They sound the same to me. Can Americans and Canadians tell themselves apart based on the way they talk?
You can, but you have to listen closely.
Probably, the biggest thing is this: https://en.wikipedia.org/wiki/Canadian_raising
For me, it's easy to tell the difference between an American 'about' and a Canadian 'abaeut'
Canada is a big country.
Like bigger than Europe by a significant amount.
Someone from Manitoba, Vancouver, and Newfoundland will all sound very different from each other.
It's like comparing a Texan to a Bostonian, or someone from SoCal to someone from the Bronx.
Innernet = internet
awrenge = orange
sorry = sawry
soda = pop
sorry = soaree
If someone physically bumps into a Canadian on the street, the Canadian will always apologize "for being in the way".
Like other's have said, Canada is big, so there's no one singe accent. Western Canada basically has the default "American accent", eastern Canada has more distinct accents. For example, someone from ontario might pronounce car as "care", or might say aboot. The maritime province's accents are some kind of fucked up Scottish-influenced abomination.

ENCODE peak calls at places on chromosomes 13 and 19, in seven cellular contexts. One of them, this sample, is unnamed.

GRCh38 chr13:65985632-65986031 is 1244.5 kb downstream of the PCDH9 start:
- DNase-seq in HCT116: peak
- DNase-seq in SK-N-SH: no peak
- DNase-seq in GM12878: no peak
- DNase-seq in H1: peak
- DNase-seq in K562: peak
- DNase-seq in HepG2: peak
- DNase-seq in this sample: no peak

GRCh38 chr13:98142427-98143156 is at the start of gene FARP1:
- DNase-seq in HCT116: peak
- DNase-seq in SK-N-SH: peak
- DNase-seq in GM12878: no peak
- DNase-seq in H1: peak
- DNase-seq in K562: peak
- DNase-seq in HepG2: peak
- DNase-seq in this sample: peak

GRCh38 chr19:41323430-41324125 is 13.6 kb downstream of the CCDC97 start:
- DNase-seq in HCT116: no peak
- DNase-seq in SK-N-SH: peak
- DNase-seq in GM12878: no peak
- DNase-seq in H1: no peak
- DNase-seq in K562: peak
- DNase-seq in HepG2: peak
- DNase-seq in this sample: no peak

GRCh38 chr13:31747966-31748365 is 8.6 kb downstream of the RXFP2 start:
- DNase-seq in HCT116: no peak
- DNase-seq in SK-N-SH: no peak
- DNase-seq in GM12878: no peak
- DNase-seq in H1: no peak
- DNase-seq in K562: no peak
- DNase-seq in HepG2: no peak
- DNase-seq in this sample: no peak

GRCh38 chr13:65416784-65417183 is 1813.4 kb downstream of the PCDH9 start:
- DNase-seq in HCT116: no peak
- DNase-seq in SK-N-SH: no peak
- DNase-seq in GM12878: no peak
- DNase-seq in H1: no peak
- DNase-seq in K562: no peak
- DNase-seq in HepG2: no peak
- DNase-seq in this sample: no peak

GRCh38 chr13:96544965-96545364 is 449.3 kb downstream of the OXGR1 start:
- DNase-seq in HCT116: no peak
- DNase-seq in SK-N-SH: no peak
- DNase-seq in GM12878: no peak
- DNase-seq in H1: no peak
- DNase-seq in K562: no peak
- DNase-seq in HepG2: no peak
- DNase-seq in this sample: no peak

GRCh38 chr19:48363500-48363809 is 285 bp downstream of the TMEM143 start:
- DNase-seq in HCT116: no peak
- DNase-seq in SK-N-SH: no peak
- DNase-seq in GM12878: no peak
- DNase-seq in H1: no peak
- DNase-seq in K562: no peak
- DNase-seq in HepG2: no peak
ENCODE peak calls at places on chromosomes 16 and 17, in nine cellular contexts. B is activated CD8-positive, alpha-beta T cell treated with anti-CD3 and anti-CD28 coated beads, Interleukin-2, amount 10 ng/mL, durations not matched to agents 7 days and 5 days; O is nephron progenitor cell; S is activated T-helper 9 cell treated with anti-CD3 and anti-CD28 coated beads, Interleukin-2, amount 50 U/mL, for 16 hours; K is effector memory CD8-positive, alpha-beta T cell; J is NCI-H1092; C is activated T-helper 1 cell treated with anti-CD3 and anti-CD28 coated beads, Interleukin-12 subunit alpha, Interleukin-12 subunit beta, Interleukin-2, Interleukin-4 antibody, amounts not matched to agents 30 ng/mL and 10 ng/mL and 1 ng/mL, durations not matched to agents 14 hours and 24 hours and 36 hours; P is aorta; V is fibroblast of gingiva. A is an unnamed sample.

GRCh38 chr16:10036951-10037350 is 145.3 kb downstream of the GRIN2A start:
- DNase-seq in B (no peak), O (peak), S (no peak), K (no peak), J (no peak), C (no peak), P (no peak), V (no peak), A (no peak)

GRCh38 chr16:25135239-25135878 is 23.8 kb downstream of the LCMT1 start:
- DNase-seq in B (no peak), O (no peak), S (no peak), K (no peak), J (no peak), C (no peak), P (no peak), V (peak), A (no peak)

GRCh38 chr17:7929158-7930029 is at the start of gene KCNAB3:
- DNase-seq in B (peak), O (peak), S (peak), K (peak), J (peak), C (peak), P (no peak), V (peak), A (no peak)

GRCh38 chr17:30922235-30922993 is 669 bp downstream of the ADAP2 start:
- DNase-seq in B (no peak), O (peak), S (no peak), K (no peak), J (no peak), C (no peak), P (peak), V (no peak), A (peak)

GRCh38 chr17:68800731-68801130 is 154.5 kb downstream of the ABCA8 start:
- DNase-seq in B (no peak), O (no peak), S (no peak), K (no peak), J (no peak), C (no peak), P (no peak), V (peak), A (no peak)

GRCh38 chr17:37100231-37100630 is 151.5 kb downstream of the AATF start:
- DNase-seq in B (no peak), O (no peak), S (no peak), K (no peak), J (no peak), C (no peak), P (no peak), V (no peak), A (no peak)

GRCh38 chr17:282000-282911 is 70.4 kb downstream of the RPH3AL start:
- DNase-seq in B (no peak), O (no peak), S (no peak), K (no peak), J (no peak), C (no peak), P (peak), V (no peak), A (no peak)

Americans say mawfia and tawco, Canuckians say mahfia and tahco.
Both Canada and America have several different accents, many of which overlap between the two countries. You'll find people in Wisconsin and Minnesota, for example, who speak with what sounds like a stereotypical Canadian accent.
Most examples people are giving on here actually aren't very reliable.
There are quite a few American accents depending on where you go. Canada is the same. Some meld into the others. It can be difficult to differentiate. There tend to be some subtle differences, but sometimes there aren't.
Some people in Canada are going to be indistinguishable from people in New Hampsire, Vermont, Minnesota.
They typical "Canadian" stereotype is only the far, far east coast.
The easiest way is to see whether they use Metric and Celsius.